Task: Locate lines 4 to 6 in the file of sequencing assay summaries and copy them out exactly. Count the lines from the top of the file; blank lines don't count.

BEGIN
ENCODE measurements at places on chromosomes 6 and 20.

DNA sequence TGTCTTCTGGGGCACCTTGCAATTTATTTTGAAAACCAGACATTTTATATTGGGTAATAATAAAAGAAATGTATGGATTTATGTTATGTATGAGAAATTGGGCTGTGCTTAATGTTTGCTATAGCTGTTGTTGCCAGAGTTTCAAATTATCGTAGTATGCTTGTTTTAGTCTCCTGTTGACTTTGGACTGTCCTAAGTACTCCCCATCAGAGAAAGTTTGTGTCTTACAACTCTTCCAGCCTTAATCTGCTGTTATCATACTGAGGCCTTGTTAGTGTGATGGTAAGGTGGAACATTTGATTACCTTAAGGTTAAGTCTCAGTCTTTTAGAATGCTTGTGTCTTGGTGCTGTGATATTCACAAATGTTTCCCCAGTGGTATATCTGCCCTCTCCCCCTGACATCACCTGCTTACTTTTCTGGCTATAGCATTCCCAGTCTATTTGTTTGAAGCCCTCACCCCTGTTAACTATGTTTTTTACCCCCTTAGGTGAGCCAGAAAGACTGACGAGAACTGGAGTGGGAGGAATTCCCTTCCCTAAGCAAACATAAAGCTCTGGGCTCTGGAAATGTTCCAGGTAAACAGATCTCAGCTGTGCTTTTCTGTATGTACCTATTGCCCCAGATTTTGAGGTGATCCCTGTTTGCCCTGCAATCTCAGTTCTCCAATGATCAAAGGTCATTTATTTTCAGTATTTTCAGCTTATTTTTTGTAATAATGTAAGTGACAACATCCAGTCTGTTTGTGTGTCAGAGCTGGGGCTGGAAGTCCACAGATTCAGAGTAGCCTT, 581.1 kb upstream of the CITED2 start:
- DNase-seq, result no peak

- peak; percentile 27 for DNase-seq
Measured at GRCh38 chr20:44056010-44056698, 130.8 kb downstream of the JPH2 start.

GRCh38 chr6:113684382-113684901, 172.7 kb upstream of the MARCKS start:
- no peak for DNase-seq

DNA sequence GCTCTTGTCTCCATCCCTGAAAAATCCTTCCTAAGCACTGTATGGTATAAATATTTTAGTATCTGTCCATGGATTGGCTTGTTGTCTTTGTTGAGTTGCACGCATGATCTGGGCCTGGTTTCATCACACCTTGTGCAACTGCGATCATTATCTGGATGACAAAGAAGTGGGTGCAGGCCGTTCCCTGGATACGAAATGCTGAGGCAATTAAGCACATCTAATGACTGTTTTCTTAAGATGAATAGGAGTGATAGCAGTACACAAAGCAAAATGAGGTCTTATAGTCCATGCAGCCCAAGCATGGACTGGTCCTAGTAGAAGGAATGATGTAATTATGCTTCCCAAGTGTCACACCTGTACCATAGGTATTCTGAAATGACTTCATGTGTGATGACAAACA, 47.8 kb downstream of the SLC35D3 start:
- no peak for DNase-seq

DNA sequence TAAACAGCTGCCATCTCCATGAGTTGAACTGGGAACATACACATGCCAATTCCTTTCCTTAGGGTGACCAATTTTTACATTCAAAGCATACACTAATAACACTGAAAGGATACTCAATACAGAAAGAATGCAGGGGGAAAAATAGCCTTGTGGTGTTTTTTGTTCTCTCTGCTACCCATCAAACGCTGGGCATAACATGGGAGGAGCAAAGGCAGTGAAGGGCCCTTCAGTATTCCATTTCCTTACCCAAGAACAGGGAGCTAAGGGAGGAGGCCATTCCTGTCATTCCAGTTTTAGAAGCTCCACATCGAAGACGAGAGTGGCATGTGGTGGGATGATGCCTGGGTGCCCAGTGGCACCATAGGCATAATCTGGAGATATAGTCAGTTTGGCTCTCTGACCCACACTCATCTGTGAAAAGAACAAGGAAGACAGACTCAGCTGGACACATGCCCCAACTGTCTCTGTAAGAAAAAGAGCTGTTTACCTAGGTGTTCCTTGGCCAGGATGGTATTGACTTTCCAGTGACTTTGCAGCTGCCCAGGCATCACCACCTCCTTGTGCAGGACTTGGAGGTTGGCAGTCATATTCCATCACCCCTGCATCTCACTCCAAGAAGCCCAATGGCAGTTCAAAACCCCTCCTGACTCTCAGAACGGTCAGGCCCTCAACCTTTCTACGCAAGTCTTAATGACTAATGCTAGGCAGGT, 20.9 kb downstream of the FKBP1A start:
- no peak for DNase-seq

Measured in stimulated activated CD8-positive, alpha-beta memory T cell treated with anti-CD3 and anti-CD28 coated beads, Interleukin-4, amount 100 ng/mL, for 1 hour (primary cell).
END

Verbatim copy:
- peak; percentile 27 for DNase-seq
Measured at GRCh38 chr20:44056010-44056698, 130.8 kb downstream of the JPH2 start.

GRCh38 chr6:113684382-113684901, 172.7 kb upstream of the MARCKS start: